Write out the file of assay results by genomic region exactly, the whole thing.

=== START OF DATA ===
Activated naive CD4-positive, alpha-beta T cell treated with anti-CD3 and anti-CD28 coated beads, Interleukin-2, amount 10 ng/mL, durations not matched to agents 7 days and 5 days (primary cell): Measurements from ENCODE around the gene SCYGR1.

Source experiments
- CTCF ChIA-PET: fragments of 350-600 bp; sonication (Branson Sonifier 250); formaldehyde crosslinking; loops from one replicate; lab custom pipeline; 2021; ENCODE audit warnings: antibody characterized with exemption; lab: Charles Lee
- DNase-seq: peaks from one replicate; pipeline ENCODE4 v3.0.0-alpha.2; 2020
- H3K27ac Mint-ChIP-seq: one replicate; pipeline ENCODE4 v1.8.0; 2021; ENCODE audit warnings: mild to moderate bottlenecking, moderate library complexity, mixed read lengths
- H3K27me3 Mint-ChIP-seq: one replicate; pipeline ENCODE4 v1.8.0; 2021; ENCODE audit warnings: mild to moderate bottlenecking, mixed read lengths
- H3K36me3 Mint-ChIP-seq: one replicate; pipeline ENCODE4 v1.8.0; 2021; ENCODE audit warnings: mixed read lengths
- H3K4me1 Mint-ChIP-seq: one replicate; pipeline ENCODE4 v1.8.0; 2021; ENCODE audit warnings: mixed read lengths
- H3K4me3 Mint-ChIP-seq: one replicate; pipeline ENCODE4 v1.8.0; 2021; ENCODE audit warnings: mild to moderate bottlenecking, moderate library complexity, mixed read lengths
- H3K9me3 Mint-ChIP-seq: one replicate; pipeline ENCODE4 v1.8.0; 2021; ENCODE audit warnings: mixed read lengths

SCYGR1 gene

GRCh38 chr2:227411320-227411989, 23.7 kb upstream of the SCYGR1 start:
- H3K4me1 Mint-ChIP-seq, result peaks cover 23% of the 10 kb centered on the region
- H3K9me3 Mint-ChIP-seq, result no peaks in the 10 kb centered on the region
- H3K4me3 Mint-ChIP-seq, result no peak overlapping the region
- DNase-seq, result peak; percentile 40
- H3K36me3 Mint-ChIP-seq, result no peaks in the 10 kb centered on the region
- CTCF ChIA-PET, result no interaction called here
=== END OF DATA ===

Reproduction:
Activated naive CD4-positive, alpha-beta T cell treated with anti-CD3 and anti-CD28 coated beads, Interleukin-2, amount 10 ng/mL, durations not matched to agents 7 days and 5 days (primary cell): Measurements from ENCODE around the gene SCYGR1.

Source experiments
- CTCF ChIA-PET: fragments of 350-600 bp; sonication (Branson Sonifier 250); formaldehyde crosslinking; loops from one replicate; lab custom pipeline; 2021; ENCODE audit warnings: antibody characterized with exemption; lab: Charles Lee
- DNase-seq: peaks from one replicate; pipeline ENCODE4 v3.0.0-alpha.2; 2020
- H3K27ac Mint-ChIP-seq: one replicate; pipeline ENCODE4 v1.8.0; 2021; ENCODE audit warnings: mild to moderate bottlenecking, moderate library complexity, mixed read lengths
- H3K27me3 Mint-ChIP-seq: one replicate; pipeline ENCODE4 v1.8.0; 2021; ENCODE audit warnings: mild to moderate bottlenecking, mixed read lengths
- H3K36me3 Mint-ChIP-seq: one replicate; pipeline ENCODE4 v1.8.0; 2021; ENCODE audit warnings: mixed read lengths
- H3K4me1 Mint-ChIP-seq: one replicate; pipeline ENCODE4 v1.8.0; 2021; ENCODE audit warnings: mixed read lengths
- H3K4me3 Mint-ChIP-seq: one replicate; pipeline ENCODE4 v1.8.0; 2021; ENCODE audit warnings: mild to moderate bottlenecking, moderate library complexity, mixed read lengths
- H3K9me3 Mint-ChIP-seq: one replicate; pipeline ENCODE4 v1.8.0; 2021; ENCODE audit warnings: mixed read lengths

SCYGR1 gene

GRCh38 chr2:227411320-227411989, 23.7 kb upstream of the SCYGR1 start:
- H3K4me1 Mint-ChIP-seq, result peaks cover 23% of the 10 kb centered on the region
- H3K9me3 Mint-ChIP-seq, result no peaks in the 10 kb centered on the region
- H3K4me3 Mint-ChIP-seq, result no peak overlapping the region
- DNase-seq, result peak; percentile 40
- H3K36me3 Mint-ChIP-seq, result no peaks in the 10 kb centered on the region
- CTCF ChIA-PET, result no interaction called here